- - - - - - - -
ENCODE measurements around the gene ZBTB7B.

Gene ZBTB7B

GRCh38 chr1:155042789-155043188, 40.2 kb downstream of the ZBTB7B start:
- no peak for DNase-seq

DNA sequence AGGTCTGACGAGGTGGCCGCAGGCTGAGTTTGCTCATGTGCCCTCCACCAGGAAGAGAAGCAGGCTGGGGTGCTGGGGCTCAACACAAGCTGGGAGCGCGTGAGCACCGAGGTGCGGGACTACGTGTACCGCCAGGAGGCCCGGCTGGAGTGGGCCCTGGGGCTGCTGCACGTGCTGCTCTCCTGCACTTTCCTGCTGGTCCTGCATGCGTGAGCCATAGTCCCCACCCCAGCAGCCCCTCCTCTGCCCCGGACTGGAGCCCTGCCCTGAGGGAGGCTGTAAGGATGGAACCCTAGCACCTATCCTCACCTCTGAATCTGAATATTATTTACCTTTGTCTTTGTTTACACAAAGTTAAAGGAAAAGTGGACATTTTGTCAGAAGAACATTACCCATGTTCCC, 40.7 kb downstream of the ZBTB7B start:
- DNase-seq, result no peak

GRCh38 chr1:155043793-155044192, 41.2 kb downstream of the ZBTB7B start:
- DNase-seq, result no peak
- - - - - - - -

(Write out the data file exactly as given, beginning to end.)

ENCODE measurements around the gene ZBTB7B.

Gene ZBTB7B

GRCh38 chr1:155042789-155043188, 40.2 kb downstream of the ZBTB7B start:
- no peak for DNase-seq

DNA sequence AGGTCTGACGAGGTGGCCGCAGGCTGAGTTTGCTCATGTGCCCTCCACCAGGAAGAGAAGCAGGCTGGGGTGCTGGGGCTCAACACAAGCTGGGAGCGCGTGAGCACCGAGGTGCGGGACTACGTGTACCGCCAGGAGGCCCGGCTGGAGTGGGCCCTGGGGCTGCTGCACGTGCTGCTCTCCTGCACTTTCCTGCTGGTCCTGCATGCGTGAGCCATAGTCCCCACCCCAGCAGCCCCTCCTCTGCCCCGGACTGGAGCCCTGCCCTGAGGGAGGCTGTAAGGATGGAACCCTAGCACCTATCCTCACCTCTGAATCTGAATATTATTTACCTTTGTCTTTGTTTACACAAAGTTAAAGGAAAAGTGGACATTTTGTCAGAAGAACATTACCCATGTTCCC, 40.7 kb downstream of the ZBTB7B start:
- DNase-seq, result no peak

GRCh38 chr1:155043793-155044192, 41.2 kb downstream of the ZBTB7B start:
- DNase-seq, result no peak